OUR VERY FIRST HORSE ARRIVES TODAY!!
 
 

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OUR VERY FIRST HORSE ARRIVES TODAY!!

This is a discussion on OUR VERY FIRST HORSE ARRIVES TODAY!! within the Horse Health forums, part of the Keeping and Caring for Horses category
  • New horse arrives plan

 
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    04-19-2008, 03:16 AM
  #1
Foal
OUR VERY FIRST HORSE ARRIVES TODAY!!

Good morning. I am new to your site, having only discovered it late last night, and it is only just 7am this morning, so by that you can see the level of excitement! Rowan, our chestnut mare, 15.1,,13 yrs old, tb x (with something!) arrives today from Shropshire. We have beautiful new stables, the best rubber matting, shavings and 16 acres of ungrazed grass.....and that's my question. The place where Rowan has come from had no grass at all, so she has been on feed, hay and a bare field. Some are telling me that she can be turned out straight away, others are saying very gradual introduction to the grazing. I have to say that I am minded to go with the second option - reduce the feed, give her hay, and I have sectioned off a very small piece of grazing. My thoughts are that I will increase the grazing maybe by a metre a week? Primarily she is our daughters first horse - my daughter being a novice rider, so the work Rowan will be doing will be hacking out probably every other day, I have a terrible fear of colic, and having researched it, I am sure that going from no grass to lush grass could cause just that. Am I right in my thinking?Any advice would be truly welcomed. Thank you so much.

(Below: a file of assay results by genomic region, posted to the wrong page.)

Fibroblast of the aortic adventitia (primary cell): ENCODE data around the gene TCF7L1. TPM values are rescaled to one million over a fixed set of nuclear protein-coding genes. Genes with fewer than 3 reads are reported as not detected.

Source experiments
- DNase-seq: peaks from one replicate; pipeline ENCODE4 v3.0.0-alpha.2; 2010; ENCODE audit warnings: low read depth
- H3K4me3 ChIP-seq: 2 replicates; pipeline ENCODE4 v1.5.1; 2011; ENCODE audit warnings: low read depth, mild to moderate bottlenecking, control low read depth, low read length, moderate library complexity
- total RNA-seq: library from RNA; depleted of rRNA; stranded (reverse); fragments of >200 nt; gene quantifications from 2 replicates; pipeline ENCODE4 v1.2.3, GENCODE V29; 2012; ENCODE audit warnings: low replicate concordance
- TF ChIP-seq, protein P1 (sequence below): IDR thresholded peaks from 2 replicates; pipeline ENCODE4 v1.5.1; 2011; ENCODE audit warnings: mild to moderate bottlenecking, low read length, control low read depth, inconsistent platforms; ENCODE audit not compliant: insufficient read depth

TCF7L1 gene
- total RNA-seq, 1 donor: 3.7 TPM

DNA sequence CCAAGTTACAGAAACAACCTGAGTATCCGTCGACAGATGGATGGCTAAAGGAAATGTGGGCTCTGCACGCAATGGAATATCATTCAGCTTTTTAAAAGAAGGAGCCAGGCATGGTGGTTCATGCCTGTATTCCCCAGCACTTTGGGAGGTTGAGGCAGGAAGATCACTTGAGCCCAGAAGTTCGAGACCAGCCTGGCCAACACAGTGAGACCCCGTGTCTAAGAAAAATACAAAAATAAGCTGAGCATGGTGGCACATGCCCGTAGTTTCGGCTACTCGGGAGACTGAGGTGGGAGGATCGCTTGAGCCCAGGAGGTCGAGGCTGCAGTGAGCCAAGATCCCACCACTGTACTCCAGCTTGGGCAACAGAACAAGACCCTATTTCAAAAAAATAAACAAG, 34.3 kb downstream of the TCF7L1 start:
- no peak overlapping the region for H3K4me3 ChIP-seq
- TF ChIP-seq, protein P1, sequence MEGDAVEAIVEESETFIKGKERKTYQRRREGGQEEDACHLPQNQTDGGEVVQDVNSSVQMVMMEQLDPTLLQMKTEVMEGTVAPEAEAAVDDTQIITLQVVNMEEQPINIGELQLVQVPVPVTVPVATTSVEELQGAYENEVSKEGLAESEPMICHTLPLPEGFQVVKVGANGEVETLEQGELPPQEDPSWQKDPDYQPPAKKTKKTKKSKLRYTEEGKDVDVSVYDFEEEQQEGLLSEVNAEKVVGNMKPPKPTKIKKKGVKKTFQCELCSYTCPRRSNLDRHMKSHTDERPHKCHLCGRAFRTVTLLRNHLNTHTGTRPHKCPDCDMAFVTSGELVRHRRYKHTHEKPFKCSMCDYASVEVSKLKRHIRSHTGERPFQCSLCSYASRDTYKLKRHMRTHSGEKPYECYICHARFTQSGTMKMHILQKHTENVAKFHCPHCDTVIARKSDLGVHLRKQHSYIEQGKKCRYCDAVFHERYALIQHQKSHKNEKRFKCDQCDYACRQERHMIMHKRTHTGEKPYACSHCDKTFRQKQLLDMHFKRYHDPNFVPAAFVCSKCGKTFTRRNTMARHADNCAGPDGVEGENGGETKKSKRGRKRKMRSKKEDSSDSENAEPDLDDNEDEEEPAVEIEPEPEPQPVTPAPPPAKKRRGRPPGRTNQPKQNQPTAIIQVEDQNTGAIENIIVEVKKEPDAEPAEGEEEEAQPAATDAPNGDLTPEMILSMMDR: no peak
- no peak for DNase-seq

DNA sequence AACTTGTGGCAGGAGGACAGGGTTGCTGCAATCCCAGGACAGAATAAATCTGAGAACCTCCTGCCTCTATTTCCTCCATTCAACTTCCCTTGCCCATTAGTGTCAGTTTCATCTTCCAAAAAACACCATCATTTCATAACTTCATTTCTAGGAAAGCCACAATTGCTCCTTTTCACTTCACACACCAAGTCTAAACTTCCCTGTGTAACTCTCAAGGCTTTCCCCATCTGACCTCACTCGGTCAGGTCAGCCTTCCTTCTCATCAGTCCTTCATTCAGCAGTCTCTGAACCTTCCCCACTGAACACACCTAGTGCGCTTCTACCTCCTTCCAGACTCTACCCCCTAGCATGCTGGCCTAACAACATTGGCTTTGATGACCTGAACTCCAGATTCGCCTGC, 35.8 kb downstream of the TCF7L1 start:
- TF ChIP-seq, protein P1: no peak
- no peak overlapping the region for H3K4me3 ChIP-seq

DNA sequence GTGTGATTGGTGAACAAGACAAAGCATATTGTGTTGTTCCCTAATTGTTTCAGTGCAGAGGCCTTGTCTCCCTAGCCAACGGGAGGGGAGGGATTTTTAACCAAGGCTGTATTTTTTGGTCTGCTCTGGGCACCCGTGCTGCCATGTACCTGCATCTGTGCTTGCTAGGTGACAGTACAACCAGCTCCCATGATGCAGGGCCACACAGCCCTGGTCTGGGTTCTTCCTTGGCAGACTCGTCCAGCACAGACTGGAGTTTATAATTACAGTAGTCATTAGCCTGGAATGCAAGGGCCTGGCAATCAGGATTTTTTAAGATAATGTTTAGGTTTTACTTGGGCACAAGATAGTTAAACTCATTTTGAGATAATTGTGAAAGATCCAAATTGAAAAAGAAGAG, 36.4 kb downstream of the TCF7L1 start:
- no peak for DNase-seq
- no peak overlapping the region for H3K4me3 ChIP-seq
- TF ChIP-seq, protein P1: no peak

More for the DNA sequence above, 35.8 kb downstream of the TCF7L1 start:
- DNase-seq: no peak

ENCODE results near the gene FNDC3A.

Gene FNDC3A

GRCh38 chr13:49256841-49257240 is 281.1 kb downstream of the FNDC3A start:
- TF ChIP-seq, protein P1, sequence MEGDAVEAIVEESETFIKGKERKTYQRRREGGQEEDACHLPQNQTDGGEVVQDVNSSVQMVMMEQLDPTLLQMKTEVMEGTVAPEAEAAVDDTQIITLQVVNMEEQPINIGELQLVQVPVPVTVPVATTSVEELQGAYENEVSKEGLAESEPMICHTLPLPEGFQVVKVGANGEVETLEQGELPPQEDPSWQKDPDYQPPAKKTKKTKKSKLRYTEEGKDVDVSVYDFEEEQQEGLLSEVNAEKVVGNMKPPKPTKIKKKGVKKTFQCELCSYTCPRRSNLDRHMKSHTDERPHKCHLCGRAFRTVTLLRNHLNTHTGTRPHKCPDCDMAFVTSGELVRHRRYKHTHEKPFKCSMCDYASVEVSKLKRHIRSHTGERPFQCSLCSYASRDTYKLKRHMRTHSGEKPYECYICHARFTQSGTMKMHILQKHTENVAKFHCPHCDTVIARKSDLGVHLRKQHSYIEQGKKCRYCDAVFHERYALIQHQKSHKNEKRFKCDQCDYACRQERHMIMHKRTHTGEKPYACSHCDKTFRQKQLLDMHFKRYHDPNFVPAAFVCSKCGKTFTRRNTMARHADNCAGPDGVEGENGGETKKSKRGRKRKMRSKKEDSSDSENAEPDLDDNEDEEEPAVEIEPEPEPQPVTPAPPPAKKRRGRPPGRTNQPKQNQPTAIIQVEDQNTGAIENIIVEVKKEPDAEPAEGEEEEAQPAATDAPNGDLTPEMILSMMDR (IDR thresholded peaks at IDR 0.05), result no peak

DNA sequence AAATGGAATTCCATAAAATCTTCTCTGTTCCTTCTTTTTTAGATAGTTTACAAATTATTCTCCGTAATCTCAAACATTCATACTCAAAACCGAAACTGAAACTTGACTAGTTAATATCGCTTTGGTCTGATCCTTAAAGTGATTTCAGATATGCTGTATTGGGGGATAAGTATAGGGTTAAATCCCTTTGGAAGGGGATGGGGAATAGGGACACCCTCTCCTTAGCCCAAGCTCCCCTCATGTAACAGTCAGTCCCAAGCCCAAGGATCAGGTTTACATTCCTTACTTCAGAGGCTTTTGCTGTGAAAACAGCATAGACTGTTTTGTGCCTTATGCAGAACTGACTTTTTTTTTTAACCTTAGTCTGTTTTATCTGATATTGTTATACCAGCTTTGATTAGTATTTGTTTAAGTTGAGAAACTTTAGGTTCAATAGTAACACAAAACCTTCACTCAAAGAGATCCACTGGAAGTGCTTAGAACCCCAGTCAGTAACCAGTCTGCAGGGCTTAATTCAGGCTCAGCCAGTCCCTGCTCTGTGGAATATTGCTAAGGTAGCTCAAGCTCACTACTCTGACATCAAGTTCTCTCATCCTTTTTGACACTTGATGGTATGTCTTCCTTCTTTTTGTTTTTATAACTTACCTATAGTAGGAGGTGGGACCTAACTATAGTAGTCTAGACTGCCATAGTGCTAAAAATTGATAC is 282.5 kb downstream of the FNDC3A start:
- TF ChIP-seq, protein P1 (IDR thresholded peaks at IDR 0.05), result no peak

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    04-19-2008, 03:51 AM
  #2
Yearling
It is not the amount of grass they have to graze on it, its the time they are on it.

Start out with a half hour of grazing + the her regular feed. Every three or so days drop the some of the hay and ad a half hour to her grazing, until she is on full grass. It should take you quite some time, a good month to do it properly IMO. Some will disagree but that is the beauty of opinions.

The more gradual, the less upset the stomach and the lesser the chance of foundering or colicing.
     
    04-19-2008, 06:02 AM
  #3
Showing
Abby's right, the more slowly you make any changes to the diet the better. I don't take a month more like a week or two going from hay to grass. And I go an hour at a time. So yes, that is a matter of choice/opinion on how you do it. I think the overall health of the horse should play into it too.
Congratulations on your new family member,
     
    04-20-2008, 04:55 AM
  #4
Foal
Hi and thanks for your replies; well she arrived lunchtime yesterday and was obviously a bit nervous to start with, but she was marvellous - straight into her penned off grazing, head down, munching, looking quite a home. We did have a slight concern, because after 3 hours she still hadn't done a poo or a wee - that was until we took her in to her lovely new stable, with top quaility rubber matting and shavings! The first thing she did was both!! I hear what everyone is saying about it being trial and error - but I would rather avoid the error if possible! Thanks again for all your help
     
    04-20-2008, 07:13 AM
  #5
Yearling